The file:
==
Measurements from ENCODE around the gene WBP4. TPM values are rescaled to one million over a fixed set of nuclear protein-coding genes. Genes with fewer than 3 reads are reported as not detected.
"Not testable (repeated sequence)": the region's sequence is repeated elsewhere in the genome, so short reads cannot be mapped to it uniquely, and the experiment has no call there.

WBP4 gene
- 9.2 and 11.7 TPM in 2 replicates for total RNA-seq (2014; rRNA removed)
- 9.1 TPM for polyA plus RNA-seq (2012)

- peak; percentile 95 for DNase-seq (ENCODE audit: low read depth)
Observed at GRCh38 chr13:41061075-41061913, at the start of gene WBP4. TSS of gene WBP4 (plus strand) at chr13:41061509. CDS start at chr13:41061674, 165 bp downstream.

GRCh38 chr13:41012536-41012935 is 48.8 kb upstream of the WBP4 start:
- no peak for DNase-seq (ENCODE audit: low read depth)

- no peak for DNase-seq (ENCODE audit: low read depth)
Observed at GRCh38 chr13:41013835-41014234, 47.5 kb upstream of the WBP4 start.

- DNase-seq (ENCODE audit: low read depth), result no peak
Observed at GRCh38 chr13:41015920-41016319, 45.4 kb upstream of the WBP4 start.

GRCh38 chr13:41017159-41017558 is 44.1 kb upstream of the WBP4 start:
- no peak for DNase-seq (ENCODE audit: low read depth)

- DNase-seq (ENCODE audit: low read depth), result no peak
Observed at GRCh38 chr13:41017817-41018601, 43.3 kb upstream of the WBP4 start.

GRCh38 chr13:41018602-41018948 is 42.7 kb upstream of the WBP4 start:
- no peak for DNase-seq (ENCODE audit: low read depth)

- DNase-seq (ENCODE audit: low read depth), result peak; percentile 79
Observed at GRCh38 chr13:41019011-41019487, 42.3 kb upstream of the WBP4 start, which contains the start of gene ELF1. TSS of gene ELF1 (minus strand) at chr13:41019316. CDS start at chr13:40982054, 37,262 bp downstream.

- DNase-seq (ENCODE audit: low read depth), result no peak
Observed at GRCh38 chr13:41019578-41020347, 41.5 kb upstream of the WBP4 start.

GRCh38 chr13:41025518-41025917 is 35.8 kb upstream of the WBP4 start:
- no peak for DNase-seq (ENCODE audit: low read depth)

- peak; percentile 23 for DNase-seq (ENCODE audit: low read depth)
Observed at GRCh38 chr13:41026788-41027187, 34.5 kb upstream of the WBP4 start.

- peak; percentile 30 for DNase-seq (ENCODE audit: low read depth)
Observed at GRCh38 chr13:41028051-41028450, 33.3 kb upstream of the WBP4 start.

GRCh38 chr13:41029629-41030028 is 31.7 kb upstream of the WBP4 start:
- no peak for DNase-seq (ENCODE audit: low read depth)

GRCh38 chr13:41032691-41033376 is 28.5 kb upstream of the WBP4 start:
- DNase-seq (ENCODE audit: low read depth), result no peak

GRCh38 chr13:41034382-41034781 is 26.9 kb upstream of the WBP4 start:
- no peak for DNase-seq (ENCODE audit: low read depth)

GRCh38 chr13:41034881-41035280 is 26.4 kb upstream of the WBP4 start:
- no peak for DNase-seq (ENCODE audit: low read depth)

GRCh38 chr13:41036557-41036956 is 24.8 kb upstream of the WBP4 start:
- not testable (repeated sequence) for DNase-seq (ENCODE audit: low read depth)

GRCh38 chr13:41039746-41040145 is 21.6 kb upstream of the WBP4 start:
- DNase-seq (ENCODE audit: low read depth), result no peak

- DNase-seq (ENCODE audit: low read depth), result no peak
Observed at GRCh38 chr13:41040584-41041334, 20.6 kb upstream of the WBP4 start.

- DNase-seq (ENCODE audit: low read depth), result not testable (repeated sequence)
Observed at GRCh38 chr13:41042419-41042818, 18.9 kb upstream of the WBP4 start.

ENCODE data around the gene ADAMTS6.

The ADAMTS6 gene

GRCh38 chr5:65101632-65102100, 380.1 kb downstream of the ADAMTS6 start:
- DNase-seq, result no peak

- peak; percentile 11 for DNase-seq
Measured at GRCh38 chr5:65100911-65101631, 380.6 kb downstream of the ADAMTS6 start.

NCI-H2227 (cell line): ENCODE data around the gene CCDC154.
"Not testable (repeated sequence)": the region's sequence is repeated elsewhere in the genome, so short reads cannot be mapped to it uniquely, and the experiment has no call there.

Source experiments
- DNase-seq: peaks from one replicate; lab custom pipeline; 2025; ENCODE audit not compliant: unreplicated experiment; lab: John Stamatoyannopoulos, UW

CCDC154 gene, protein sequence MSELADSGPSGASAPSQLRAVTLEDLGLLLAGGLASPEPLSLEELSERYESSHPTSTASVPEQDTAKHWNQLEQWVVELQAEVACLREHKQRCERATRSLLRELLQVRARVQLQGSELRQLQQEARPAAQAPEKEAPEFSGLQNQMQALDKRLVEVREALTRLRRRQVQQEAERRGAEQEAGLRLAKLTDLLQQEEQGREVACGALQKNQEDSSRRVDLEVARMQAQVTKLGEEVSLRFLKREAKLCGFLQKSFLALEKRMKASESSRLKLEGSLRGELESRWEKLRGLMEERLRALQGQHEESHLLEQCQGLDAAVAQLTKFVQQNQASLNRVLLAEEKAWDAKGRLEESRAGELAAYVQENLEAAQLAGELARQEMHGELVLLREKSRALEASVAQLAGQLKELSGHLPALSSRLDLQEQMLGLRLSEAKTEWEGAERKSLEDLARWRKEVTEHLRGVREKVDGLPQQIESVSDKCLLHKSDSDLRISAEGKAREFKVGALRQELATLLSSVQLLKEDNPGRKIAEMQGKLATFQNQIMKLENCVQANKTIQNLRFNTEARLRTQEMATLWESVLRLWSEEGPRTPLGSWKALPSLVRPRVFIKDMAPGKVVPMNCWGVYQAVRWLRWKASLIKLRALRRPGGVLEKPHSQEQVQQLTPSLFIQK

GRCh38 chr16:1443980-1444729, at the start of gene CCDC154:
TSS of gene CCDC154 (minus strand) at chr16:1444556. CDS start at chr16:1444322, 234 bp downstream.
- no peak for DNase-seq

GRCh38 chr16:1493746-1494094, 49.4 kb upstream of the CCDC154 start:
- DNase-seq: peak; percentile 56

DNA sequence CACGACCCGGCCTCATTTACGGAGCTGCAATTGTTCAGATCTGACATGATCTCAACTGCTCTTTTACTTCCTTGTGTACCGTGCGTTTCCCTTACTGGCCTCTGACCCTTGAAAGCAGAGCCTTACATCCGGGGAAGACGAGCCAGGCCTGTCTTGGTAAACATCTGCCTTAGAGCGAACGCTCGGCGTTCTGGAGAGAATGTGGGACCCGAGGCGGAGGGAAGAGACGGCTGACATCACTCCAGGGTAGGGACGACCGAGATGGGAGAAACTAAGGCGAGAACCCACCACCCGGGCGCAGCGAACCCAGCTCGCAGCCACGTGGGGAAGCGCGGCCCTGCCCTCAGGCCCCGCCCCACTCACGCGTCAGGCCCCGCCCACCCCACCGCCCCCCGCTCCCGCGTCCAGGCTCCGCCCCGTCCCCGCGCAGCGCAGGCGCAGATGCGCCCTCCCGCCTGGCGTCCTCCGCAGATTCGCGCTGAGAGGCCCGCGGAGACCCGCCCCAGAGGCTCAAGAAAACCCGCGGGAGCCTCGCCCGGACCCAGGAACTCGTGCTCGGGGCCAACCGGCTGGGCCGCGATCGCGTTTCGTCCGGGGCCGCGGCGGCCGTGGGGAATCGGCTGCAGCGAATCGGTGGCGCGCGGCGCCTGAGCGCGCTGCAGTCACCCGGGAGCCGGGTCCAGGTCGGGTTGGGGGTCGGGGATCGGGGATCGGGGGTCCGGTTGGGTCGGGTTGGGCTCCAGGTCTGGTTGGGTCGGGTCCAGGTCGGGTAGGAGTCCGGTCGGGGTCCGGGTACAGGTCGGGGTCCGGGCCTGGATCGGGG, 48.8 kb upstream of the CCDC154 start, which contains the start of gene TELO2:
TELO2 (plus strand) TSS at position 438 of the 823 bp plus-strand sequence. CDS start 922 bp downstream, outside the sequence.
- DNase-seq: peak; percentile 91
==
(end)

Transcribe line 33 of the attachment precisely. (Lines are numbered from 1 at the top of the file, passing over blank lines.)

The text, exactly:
- DNase-seq (ENCODE audit: low read depth), result no peak